– It requires co-workers co-ordination to accomplish a goal.

– Lateral communication can also occur between two or more departments in an organization.

– Lateral communication helps develop interpersonal relationships.

– Lateral communication has three formal functions:

a) Coordination.

b) Problem solving.

c) Conflict resolution

– Lateral communication tends to be faster, more accurate, and less threatening than vertical communication.

Diagonal communication

– It occurs between individual or departments that are not in the same level of the hierarchy.

– informal

The grapevine

– Informal

– Rapid and fast

– Grapevine has three main characteristics.

  1. it is not controlled by management.
  2. it is perceived by most employees as being more believable and reliable than formal channel issued by top management.
  3. it is largely used to serve the self-interests of the people within it.

Barriers to Communication

– Culture, background, and bias

– Noise

– Ourselves

– Perception

– Message

– Environment

– Smothering

– Stress

– Gender differences

Culture, background, and bias – We allow our past experiences to change the meaning of the message. Our culture, background, and bias can be good as they allow us use our past experiences to understand something new, it is when they change the meaning of the message then they interfere with the communication process.

Noise - Equipment or environmental noise impede clear communication. The sender and the receiver must both be able to concentrate on the messages being sent to each other.

Ourselves – Focusing on ourselves, rather than the other person can lead to confusion and conflict. The “Me Generation” is out when it comes to effective communication. Some of the factors that cause this are defensiveness (we feel someone is attacking us), superiority (we feel we know more that the other), and ego (we feel we are the center of the activity).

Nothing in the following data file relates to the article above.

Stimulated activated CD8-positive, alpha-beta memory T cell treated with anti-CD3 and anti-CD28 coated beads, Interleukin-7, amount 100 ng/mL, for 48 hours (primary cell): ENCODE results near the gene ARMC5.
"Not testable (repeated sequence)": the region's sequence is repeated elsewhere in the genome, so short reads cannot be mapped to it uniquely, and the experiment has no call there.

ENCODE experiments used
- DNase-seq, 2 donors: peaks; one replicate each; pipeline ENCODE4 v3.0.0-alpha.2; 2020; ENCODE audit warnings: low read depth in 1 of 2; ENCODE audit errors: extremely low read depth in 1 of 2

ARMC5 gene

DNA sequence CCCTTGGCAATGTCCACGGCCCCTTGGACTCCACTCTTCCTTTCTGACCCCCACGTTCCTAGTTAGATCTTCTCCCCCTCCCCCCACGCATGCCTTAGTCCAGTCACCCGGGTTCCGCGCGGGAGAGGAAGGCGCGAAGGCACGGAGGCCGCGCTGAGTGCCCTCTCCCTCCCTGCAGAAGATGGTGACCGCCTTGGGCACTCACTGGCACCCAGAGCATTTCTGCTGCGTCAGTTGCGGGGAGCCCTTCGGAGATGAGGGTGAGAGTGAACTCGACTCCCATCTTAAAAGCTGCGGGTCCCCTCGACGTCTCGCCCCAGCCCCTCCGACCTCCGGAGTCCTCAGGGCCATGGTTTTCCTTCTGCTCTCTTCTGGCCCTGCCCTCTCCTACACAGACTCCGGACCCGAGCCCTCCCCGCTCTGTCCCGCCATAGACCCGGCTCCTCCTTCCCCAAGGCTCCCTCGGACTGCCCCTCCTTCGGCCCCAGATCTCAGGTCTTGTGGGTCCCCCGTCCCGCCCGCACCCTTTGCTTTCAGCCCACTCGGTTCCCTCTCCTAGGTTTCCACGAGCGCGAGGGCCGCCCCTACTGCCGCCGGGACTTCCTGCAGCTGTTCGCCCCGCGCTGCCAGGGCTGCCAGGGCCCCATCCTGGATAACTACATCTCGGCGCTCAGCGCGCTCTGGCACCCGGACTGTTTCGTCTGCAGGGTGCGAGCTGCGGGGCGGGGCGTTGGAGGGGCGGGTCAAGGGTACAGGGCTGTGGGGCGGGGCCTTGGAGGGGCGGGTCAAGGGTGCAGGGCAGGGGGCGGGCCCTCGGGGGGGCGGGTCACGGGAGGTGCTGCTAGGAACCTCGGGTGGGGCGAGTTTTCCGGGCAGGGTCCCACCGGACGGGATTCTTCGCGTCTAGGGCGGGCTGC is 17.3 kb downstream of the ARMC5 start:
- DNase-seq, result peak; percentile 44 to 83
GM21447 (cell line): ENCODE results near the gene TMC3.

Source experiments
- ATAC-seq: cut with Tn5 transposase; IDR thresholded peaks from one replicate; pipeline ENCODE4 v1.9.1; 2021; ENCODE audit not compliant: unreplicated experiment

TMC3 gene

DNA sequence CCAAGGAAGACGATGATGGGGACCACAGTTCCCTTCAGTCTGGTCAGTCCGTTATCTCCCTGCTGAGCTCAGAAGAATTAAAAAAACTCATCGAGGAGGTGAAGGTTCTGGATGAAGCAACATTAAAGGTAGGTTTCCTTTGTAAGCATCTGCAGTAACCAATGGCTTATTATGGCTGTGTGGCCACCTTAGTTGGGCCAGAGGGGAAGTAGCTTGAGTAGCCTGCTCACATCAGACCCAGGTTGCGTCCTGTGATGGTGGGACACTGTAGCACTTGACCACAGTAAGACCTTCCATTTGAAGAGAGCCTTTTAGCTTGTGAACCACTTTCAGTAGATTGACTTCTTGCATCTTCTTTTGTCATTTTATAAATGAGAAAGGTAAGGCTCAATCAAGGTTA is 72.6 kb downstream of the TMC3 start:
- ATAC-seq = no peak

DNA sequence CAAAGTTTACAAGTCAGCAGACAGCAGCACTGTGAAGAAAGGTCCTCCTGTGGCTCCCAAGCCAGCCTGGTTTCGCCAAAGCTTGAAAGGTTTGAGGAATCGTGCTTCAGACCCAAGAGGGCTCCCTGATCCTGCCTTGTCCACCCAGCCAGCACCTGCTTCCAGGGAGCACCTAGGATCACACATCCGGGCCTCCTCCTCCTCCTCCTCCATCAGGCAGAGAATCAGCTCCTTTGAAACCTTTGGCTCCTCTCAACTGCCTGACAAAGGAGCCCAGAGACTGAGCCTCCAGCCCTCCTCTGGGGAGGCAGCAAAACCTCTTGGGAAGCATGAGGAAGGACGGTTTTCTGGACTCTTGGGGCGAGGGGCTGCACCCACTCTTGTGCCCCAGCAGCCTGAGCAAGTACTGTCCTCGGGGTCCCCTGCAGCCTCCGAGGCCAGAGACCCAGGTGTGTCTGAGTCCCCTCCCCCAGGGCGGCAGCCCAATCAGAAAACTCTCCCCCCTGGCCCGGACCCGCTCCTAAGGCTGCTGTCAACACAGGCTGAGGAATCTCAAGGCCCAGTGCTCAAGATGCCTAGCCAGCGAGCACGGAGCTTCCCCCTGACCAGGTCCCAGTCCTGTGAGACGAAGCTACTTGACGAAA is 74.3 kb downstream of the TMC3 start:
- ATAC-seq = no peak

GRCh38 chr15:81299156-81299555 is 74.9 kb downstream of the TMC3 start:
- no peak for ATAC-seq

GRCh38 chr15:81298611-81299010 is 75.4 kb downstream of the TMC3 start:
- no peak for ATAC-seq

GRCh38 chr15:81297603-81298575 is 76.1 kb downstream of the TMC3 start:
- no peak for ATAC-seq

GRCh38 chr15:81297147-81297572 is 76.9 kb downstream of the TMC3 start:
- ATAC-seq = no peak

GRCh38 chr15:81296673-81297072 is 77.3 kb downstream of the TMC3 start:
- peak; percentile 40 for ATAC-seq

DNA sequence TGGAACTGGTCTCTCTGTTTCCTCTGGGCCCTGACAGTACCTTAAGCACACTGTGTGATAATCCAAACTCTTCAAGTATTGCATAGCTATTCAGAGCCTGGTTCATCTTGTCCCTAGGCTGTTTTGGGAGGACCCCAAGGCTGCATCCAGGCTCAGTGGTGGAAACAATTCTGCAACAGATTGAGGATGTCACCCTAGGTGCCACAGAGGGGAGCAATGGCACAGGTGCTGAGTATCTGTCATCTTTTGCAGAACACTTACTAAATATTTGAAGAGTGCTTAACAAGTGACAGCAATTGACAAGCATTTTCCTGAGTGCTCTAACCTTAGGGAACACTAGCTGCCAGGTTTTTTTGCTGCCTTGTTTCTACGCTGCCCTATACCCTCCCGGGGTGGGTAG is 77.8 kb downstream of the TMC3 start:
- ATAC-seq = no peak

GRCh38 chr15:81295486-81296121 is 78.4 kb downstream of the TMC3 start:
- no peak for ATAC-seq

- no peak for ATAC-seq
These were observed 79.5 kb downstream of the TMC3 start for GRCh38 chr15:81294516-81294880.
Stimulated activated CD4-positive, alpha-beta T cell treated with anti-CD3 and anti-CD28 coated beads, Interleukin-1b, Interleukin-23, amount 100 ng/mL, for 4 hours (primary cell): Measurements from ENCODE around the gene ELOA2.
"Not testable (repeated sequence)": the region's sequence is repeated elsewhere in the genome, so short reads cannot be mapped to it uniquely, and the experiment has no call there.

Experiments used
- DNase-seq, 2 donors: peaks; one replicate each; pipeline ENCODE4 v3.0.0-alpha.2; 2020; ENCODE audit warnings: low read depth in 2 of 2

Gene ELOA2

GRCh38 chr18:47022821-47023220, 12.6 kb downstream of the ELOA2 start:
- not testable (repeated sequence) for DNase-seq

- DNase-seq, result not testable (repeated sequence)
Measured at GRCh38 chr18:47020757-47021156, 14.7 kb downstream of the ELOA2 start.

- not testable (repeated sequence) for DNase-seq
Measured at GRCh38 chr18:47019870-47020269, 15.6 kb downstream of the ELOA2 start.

Perception – If we feel the person is talking too fast, not fluently, does not articulate clearly, etc., we may dismiss the person. Also our preconceived attitudes affect our ability to listen. We listen uncritically to persons of high status and dismiss those of low status.

Message – Distractions happen when we focus on the facts rather than the idea. Our educational institutions reinforce this with tests and questions. Semantic distractions occur when a word is used differently than you prefer. For example, the word chairman instead of chairperson, may cause you to focus on the word and not the message.

Environmental – Bright lights, an attractive person, unusual sights, or any other stimulus provides a potential distraction.

Smothering – We take it for granted that the impulse to send useful information is automatic. Not true! Too often we believe that certain information has no value to others or they are already aware of the facts.

Stress – People do not see things the same way when under stress. What we see and believe at a given moment is influenced by our psychological frames of references – our beliefs, values, knowledge, experiences, and goals.

One- way Communication

– The flow of information is in one direction. (sender controls situation)

– It is quick, uncomplicated.

– Little, if any response is expected from the receiver.

– Very structured.

– It does not allow the sender of communication to know if the message has been accurately understood

– It does not allow the sender of communication to know if the message has been accurately understood.

– It tends to inhibit questions from the recipient until the very end of the communication.

Example One- way Communication

– Public speeches. Memo, and may university lectures.

– She or he can present information in an organized manner and usually can outline his or her talk or communication before it takes place.

– Television and radio are the two most common forms of public one-way communication in our culture.

Two- way Communication

– The “ recipient” becomes actively involved in the communication process, giving responses immediately to the message sender, who in turn can modify the next message based on the other’s response or “feedback”.

– It is slower than one-way communication.

– It requires listening and flexibility on the part of the message sender.

– It is generally more effective than one-way communication.

–  Sender and receiver contribute equally.